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Studying sociology

The subject for people watchers – sociology is probably the most ‘social’ science of all.

What is sociology?

Sociology is the study of human society. Sociology examines how people interact with others, and institutions and other factors that influence their behaviour. The kind of things sociology might look at include:

  • Whether a person’s social class make them more likely to commit certain types of crime
  • How religion influences people’s attitudes
  • The history of education

A lot of sociology is research-based. This will be either quantitative, which means analysing data collected from people in surveys and involves lots of maths and statistics, or qualitative, which means interviewing people and drawing conclusions based on their answers.

Some other aspects of sociology are theoretical, which means studying ideas like:

  • Positivism: Human behaviour can be studied in a scientific way
  • Interpretivism: Human beings give different ‘meanings’ to the idea of society
  • Modernism: Human behaviour can be explained by ‘big’ theories of politics, economics and culture
  • Postmodernism: Human behaviour cannot be explained by any one ‘big’ theory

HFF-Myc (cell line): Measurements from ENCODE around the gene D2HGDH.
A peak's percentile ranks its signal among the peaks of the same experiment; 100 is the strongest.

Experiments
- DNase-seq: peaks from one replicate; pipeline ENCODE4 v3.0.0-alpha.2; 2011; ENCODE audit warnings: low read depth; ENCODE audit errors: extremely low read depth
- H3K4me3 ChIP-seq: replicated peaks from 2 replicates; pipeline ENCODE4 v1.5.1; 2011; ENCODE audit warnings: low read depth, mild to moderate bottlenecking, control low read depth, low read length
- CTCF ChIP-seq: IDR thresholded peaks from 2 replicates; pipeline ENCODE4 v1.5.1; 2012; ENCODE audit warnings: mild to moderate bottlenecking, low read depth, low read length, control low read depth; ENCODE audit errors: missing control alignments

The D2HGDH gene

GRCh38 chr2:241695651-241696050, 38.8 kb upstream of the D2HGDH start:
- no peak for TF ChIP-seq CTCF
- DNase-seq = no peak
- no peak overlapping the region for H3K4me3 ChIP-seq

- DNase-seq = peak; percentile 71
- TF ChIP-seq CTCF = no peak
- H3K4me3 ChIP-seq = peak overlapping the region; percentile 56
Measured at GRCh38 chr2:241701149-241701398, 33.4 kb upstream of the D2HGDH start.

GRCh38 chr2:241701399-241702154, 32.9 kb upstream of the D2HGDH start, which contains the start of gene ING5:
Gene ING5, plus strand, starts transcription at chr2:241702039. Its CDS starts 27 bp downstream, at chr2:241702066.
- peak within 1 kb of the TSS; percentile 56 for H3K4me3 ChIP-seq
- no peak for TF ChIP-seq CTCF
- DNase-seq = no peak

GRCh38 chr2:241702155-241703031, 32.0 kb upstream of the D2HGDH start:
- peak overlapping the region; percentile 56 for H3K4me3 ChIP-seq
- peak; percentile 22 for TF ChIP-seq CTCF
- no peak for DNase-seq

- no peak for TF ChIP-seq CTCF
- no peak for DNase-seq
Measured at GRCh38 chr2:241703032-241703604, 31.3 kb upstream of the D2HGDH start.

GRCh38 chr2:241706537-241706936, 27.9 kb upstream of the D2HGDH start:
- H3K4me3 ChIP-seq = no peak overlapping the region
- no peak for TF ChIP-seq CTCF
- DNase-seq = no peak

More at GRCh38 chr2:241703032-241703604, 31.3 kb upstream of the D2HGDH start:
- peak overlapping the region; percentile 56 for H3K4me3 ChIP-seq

Sociology has a lot of crossover with other social sciences like anthropology and psychology, as well as other subjects like media studies, history and politics.

Where can I study sociology?

Sociology can be studied as a single subject at the following levels: 

You won't need to have studied sociology at GCSE or A-level to study it at university, but you will need a good mix of facilitating subjects like maths and English. A lot of universities also offer sociology as a joint honours degree combined with a subject like philosophy or economics

Where can it lead?

Read our article What can I do with a sociology degree? to find out about some of the career pathways open to you with a sociology degree.

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